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  • Oct 04, 2016

Thomas J. Berghuis Steps Down as Director of Indonesia’s First International Contemporary Art Museum

Thomas J. Berghuis. Photo: Kris McKay.

On October 4, the Museum of Modern and Contemporary Art in Nusantara, more widely known as Museum MACAN, made the surprise announcement that Thomas J. Berghuis has chosen to step down as museum director to return to academic and curatorial endeavors. The news was sent out in a letter to friends of Museum MACAN, which stated, “We are grateful to Thomas for helping us to establish the museum’s curatorial vision and organizational structure, and he will continue to provide counsel to the museum until the new director has been appointed.”

Previous to his appointment as Museum MACAN’s first director, Berghuis, a scholar in Asian art, was the first Robert HN Ho Family Foundation curator of Chinese art at the Guggenheim Museum in New York from 2013–2015. During his time in New York he curated one exhibition, “Wang Jianwei: Time Temple.” After leaving the Guggenheim, he was hired by Indonesian businessman and art collector Haryanto Adikoesoemo, who owns Museum MACAN.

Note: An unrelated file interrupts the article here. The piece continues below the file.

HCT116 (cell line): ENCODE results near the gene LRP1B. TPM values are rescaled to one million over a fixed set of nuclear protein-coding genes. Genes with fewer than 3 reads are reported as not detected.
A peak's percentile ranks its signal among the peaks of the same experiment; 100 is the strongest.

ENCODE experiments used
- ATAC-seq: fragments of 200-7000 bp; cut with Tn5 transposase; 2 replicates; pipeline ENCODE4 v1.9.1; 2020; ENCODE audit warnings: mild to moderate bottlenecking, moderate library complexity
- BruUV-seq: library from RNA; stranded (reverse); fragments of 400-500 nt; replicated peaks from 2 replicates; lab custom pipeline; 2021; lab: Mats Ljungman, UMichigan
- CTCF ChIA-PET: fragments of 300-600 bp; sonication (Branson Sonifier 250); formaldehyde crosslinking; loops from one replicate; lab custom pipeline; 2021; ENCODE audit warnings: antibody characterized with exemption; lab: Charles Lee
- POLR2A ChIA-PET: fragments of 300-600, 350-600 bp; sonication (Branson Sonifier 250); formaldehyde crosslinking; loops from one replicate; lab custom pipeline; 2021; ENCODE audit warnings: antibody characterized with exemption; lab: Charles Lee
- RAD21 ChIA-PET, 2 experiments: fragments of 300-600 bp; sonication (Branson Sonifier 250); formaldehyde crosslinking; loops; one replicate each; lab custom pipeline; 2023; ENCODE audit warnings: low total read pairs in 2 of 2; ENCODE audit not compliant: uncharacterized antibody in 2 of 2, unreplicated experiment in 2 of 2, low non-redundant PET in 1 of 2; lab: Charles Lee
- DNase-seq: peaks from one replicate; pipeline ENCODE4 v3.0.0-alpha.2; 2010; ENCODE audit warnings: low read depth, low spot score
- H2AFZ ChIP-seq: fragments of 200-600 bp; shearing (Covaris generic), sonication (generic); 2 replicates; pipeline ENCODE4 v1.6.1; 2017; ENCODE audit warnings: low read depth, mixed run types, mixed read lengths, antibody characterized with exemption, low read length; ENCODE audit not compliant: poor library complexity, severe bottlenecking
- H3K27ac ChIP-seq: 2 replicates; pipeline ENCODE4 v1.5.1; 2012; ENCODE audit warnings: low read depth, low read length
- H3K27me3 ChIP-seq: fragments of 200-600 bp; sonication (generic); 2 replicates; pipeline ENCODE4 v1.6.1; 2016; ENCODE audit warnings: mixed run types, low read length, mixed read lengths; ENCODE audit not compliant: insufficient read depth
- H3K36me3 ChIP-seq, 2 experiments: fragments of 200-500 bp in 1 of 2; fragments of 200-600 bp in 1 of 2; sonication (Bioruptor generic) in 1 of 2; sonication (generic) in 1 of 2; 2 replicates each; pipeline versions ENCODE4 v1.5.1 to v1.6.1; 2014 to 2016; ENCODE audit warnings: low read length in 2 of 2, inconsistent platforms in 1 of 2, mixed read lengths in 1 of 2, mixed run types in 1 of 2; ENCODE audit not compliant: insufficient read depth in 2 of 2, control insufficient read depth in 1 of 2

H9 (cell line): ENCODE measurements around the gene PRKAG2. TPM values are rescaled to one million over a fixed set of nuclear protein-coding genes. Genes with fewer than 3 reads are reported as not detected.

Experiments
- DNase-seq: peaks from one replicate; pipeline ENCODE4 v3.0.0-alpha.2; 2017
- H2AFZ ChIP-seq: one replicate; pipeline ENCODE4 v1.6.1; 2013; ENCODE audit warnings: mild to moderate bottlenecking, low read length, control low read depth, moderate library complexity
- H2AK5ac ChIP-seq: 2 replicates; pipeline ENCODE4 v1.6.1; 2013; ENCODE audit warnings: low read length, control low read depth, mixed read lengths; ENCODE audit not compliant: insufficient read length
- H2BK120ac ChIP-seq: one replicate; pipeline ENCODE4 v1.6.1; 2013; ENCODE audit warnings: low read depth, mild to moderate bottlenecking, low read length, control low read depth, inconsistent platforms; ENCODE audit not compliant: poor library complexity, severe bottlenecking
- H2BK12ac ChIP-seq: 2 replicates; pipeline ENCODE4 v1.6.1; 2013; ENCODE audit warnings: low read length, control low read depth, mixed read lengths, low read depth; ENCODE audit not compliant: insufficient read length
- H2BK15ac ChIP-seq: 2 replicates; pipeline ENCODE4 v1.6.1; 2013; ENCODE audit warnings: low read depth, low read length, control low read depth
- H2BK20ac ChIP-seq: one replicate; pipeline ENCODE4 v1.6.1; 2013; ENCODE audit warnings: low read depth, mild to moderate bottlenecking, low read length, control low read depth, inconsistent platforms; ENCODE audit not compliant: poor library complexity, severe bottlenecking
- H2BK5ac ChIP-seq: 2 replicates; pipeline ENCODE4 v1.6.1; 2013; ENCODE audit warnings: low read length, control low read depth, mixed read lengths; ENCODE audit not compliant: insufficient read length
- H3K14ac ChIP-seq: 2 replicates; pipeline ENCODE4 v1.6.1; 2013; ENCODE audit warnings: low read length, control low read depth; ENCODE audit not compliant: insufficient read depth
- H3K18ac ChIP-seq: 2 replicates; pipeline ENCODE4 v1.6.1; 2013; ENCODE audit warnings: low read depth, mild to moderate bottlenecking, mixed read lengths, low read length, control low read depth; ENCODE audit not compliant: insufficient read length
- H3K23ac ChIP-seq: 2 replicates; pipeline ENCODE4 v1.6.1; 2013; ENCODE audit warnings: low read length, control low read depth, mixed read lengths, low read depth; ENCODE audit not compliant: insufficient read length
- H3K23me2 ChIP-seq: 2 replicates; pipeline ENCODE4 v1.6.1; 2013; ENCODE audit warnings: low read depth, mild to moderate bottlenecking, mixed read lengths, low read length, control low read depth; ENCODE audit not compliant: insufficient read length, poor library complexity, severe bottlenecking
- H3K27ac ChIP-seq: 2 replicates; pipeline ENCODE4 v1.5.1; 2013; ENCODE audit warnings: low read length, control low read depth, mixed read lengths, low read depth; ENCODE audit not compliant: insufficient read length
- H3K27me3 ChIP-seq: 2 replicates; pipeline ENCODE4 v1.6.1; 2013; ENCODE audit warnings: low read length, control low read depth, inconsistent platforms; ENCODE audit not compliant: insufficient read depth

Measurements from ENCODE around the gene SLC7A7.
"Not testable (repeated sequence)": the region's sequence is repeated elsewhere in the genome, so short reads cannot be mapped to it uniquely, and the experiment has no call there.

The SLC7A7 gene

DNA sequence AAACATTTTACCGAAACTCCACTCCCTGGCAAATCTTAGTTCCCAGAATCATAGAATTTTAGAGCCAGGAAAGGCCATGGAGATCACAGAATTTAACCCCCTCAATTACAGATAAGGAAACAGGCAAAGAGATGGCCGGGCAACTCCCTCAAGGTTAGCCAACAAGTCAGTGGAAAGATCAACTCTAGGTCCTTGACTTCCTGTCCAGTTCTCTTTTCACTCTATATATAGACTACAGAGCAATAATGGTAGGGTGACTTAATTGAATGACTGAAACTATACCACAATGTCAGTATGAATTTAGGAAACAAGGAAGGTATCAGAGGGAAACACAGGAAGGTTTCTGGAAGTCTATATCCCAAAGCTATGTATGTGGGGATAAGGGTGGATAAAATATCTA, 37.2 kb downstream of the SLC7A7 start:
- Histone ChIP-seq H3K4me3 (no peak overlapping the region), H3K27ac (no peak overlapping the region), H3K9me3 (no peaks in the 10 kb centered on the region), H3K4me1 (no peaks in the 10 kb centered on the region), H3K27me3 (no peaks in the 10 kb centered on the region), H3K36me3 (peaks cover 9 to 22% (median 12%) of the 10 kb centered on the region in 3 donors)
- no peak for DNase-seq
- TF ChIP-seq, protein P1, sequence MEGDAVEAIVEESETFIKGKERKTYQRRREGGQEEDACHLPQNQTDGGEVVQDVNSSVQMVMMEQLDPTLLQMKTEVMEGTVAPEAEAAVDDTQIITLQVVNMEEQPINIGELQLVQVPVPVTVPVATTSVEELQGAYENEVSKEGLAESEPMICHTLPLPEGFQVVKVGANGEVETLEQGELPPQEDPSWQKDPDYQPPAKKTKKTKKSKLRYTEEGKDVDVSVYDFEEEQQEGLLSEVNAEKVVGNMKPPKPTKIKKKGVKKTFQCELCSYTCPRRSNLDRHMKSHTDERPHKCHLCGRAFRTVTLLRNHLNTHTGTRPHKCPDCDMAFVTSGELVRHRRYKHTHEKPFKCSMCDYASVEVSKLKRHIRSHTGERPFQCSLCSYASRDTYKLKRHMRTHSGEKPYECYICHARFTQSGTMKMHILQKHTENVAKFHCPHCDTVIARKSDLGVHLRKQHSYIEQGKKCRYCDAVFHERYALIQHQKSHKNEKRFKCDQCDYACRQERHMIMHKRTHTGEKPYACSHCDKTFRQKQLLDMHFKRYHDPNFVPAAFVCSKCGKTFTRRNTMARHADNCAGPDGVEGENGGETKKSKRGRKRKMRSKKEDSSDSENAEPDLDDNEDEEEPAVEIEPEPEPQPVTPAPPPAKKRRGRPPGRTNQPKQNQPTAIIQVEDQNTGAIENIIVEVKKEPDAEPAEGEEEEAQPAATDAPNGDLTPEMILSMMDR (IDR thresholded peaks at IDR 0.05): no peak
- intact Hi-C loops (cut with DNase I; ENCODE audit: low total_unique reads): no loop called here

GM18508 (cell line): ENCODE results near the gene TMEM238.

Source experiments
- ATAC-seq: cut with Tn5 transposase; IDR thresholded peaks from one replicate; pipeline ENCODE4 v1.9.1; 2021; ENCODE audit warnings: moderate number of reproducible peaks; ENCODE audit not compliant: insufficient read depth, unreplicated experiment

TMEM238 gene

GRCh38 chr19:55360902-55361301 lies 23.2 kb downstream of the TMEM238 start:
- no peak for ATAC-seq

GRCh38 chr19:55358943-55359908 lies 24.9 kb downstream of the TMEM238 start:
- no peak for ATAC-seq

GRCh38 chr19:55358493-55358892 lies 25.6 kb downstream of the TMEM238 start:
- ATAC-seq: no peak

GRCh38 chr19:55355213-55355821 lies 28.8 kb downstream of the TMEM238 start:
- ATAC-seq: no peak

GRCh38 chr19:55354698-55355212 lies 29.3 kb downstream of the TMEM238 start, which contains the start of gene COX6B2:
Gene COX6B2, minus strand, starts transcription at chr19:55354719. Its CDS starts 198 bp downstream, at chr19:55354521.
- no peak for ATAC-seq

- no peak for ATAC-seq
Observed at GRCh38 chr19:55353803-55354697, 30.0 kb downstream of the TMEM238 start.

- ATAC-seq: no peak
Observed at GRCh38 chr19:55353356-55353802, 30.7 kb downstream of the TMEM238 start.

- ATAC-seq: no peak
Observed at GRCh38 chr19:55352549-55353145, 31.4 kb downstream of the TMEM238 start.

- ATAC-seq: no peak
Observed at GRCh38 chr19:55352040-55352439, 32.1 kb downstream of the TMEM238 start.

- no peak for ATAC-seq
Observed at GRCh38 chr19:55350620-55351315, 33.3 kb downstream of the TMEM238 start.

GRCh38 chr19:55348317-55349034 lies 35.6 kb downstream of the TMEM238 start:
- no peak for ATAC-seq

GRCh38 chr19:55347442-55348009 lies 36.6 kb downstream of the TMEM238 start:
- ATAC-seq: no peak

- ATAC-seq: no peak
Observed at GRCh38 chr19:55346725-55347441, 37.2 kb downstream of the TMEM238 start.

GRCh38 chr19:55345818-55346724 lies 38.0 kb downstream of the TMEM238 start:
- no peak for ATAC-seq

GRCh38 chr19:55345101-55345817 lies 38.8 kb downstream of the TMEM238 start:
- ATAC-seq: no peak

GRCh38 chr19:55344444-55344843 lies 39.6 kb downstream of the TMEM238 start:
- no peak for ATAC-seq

Museum MACAN, which is being hailed as Indonesia’s first international private modern art museum, will house Adikoesoemo’s private collection comprised of modern Indonesian masters, such as Affandi, as well as international contemporary blue chip names, including Gerhard Richter, Jeff Koons and Frank Stella.

It remains unknown if Berghuis’ departure will cause any setback in the opening of Museum MACAN, which has been in the works since 2013. However, the letter sent by the museum emphasized that an international search for a new director is already underway and that the institution has the support of two additional curators, Charles Esche—the long-time director of Van Abbemuseum in the Netherlands and more recently the head curator of the 2015 Jakarta Biennale—and local curator Agung Hujatnika.

Museum MACAN is still under construction, but is due to open its 43,000-square-foot-space in early 2017.

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